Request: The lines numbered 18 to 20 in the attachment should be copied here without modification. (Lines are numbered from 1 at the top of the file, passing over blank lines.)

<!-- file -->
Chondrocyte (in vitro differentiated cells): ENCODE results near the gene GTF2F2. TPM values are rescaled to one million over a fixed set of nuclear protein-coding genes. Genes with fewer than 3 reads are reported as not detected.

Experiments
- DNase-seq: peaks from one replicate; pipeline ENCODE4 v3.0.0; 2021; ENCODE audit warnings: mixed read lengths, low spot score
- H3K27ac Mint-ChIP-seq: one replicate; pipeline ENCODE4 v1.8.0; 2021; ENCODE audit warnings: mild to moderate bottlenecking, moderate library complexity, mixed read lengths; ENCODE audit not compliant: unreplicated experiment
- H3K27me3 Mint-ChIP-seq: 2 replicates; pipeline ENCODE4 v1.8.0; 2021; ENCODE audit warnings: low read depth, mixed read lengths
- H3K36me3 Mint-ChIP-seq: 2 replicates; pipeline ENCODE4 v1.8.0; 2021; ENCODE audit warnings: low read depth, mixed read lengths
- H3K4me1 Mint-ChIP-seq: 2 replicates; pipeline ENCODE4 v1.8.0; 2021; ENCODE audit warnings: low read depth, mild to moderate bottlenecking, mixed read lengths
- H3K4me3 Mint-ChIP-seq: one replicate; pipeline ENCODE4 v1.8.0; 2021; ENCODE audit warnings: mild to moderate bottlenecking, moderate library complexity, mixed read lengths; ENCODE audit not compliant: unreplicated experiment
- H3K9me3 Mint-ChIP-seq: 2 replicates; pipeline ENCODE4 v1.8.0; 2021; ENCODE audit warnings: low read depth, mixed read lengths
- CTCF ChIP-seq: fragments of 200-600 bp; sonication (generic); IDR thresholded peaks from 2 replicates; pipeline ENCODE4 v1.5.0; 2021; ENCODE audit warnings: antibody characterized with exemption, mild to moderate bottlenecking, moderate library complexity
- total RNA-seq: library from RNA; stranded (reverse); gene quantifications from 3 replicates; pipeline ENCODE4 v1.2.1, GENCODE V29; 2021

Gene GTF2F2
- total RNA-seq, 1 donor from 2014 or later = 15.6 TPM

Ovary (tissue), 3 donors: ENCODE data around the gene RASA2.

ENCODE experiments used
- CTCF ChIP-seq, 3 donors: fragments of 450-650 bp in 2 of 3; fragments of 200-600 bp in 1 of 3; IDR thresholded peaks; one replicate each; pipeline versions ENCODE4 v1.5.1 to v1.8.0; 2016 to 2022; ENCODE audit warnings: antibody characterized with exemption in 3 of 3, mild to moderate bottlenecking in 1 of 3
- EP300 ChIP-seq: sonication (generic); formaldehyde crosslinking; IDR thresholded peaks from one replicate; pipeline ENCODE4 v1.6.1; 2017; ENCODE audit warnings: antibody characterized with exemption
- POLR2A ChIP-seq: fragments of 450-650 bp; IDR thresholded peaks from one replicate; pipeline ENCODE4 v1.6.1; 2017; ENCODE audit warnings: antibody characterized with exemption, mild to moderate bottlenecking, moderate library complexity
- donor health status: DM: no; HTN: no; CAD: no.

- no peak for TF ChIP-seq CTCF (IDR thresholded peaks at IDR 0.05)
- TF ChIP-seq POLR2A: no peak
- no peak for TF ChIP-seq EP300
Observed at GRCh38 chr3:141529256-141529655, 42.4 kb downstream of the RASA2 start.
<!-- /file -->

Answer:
- POLR2A ChIP-seq: fragments of 450-650 bp; IDR thresholded peaks from one replicate; pipeline ENCODE4 v1.6.1; 2017; ENCODE audit warnings: antibody characterized with exemption, mild to moderate bottlenecking, moderate library complexity
- donor health status: DM: no; HTN: no; CAD: no.

- no peak for TF ChIP-seq CTCF (IDR thresholded peaks at IDR 0.05)